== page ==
The CSL (“Cooperative Software License,” “Communist Software License”) is a Copy far left license that can be used for software and other cultural works. It follows along the lines of the Peer Production License, but with added stipulations on software’s redistribution.
TL;DR, it’s copyleft, but with one added restriction: You cannot sell the licensed work as a “traditional company” (anything other than a non-worker-owned cooperative). You can only commercially redistribute licensed works as an individual or as a worker-owned cooperative.
The idea for a Cooperative Software License sounds great, and worker owned coop software license as well. However:
Why limit it to only worker owned cooperatives? Many businesses make more sense to run as consumer, rather than worker coops. For example, if banks would be coops owned by the bankers instead of customers, it would be worse from a perspective of sharing power more equally and making businesses more accountable to stakeholders. Housing is another area where worker owned coops seem quite difficult as a solution. I think worker coops are the most badass, but other coop are good as well.
Why call it “Cooperative Software License” if large majority of cooperatives can’t use it? Unfortunately only small share of coops are worker owned. Something like “worker ownership license” might be better description of the license.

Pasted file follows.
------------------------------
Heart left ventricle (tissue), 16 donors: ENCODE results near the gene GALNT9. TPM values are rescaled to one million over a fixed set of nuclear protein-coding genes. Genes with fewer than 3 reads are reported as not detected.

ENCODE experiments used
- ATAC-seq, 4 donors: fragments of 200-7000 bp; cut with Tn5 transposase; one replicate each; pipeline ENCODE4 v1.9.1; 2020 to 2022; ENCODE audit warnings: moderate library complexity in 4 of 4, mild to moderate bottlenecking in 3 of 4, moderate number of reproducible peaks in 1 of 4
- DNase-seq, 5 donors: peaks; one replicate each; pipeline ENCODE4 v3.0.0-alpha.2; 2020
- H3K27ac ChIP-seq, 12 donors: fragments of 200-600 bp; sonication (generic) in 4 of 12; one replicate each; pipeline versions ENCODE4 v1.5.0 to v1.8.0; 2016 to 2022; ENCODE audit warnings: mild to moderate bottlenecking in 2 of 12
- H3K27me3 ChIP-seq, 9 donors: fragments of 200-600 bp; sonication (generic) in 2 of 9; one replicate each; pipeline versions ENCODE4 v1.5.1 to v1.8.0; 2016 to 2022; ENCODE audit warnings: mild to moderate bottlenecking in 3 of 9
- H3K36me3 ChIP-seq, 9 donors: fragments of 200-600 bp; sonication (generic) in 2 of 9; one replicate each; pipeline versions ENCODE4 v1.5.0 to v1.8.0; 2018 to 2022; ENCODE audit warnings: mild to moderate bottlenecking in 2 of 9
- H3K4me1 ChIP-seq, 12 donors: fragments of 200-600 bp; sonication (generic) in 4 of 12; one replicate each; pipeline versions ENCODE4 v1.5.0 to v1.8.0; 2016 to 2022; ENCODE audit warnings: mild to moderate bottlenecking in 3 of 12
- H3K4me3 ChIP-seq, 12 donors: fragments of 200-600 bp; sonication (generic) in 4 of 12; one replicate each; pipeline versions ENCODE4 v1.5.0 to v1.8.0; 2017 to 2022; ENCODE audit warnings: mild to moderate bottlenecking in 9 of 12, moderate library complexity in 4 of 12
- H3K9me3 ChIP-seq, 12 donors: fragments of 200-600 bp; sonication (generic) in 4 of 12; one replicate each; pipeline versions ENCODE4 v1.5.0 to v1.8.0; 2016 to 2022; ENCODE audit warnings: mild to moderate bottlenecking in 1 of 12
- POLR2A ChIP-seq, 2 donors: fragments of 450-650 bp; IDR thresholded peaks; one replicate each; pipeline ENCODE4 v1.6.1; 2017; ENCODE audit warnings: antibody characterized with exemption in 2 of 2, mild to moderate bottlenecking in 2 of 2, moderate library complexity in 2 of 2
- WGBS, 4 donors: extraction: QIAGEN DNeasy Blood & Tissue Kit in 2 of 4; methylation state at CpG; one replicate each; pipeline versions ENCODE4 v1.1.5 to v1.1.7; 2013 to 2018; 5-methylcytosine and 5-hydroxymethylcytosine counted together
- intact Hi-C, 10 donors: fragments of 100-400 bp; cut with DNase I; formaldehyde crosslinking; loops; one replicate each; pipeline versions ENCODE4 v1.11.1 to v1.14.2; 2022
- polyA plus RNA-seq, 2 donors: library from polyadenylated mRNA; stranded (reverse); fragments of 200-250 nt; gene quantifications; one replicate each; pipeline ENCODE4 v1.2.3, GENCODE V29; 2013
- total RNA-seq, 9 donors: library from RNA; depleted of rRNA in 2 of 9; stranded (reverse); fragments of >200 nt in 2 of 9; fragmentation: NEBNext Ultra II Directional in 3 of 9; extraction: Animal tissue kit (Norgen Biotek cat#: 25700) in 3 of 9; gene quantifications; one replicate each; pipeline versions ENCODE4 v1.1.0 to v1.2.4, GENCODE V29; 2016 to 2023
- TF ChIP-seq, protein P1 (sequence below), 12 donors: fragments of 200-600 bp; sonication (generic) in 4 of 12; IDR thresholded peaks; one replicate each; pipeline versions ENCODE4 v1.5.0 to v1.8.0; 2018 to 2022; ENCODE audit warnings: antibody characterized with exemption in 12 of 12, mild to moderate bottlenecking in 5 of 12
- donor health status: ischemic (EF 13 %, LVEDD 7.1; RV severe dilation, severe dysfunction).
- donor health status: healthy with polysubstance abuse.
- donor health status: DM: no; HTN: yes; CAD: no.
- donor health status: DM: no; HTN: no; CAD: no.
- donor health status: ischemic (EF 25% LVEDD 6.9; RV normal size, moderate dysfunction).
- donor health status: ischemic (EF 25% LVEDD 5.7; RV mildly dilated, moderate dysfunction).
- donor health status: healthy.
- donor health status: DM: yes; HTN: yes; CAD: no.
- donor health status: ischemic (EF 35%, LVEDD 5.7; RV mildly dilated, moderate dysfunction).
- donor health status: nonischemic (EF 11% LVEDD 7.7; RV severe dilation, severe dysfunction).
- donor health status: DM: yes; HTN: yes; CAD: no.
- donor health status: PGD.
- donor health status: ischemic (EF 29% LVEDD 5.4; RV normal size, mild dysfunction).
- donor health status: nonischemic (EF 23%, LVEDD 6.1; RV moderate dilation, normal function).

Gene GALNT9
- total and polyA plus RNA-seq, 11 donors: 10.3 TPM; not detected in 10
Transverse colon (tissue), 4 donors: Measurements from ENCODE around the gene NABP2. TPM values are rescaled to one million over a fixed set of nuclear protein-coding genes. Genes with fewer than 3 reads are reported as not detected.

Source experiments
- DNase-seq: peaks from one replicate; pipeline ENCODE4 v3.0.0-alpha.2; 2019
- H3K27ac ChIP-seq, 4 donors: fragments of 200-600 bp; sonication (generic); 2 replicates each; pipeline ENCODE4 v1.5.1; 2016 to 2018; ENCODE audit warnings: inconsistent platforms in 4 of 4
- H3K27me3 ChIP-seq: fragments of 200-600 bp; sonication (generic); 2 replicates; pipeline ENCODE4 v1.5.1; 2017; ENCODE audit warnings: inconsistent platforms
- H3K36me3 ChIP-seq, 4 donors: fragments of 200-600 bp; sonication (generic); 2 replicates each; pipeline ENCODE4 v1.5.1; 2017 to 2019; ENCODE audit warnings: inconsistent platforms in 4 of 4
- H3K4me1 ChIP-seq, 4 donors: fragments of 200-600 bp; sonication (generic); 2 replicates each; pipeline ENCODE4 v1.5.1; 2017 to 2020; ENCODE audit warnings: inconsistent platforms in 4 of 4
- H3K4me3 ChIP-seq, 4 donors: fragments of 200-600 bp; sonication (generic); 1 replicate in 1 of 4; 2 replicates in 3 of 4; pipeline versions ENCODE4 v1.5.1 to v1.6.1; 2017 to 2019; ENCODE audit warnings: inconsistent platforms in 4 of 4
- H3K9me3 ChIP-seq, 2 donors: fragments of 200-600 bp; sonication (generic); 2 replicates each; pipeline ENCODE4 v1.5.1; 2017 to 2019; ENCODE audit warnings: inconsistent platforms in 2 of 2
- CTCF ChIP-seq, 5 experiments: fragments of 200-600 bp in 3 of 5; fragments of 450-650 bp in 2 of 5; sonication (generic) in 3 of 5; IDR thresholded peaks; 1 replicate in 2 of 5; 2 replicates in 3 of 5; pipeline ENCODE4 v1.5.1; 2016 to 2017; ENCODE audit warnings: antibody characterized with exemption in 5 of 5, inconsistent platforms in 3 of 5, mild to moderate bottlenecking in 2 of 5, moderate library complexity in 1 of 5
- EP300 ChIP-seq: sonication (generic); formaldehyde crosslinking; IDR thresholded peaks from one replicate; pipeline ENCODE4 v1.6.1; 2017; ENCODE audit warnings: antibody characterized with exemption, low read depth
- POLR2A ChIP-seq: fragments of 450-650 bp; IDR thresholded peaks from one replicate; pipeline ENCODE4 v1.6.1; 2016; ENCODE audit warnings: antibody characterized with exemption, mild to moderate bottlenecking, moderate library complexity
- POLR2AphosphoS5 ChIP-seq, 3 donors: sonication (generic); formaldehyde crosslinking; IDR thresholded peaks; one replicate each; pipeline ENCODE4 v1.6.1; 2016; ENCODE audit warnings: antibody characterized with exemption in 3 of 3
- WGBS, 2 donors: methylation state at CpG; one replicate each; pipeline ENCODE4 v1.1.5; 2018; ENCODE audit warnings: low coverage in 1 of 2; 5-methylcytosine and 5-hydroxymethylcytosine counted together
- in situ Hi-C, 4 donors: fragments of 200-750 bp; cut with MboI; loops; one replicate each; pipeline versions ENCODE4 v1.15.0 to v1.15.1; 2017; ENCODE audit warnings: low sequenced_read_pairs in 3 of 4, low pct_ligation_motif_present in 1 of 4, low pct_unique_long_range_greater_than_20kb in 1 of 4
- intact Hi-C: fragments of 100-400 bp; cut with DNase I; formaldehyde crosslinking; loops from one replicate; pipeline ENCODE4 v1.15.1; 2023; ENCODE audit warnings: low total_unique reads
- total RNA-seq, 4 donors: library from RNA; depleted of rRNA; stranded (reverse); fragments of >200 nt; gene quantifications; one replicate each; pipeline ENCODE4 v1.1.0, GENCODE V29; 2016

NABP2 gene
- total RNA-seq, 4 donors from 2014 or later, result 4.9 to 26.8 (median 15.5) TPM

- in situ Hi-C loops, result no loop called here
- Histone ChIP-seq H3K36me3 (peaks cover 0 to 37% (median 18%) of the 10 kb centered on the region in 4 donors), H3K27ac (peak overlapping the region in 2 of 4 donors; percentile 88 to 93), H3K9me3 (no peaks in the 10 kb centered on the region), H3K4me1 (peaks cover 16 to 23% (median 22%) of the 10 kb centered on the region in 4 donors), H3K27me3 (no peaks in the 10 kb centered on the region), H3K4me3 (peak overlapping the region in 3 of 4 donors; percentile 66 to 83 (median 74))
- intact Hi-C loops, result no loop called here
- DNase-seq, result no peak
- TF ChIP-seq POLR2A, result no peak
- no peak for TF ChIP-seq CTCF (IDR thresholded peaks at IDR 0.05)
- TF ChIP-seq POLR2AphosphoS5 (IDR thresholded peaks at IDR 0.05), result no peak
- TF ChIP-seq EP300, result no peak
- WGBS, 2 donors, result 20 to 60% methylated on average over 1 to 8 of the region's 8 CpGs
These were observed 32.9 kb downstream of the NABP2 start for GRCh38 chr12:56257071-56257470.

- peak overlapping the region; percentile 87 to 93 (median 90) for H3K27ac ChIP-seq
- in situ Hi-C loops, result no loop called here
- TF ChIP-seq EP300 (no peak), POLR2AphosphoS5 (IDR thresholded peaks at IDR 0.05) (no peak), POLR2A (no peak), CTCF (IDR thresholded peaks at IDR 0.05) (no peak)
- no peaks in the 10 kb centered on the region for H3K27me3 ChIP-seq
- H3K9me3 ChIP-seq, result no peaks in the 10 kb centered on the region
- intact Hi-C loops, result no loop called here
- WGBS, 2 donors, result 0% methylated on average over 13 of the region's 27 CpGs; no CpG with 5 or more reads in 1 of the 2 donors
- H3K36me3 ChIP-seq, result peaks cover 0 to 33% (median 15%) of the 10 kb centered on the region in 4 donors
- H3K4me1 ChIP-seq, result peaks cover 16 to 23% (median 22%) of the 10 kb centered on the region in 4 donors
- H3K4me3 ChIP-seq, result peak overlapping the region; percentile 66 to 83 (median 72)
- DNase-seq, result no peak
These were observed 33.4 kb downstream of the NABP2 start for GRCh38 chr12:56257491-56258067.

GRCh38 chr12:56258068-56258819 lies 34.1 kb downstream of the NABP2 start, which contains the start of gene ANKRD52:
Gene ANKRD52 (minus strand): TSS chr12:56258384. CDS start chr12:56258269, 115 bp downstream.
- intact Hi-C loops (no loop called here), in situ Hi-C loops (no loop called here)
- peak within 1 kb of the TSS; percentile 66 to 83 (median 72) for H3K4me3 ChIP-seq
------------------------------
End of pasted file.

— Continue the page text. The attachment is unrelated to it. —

Shouldn’t coops be cooperating with all other coops? I think it’s a massive problem that big consumer coops don’t use their resources more to support worker coops. But here it seems is a rare example of worker owned coops not wanting to use their resources (software) to support other coops - which I think in general is a rare, almost non-existent problem, especially compared to the magnitude of the reverse situation. Nevertheless, it could be argued it goes against Principle 6 of cooperation between coops.
I used to joke that licenses should either be precise in their purpose like the GPL, or so outrageous as to open up other dimensions of reflection or satire – I always imagined it as a dadaist subversion of legal boilerplate. In Copyleft, Kleiner has managed to apply a similar method to good effect.
If folks here were to agree that a thread “closing” process were a good way to concentrate convo and make it less ambiguous, would y’all be ok with closing this issue we’re in, for the reasons mentioned here:
(I recognize first poster usually “wins”, but I’d prefer to bend that convention since a forum newcomer has offered to do some work on this )
Will start a meta thread about forum convention on “closing” more generally.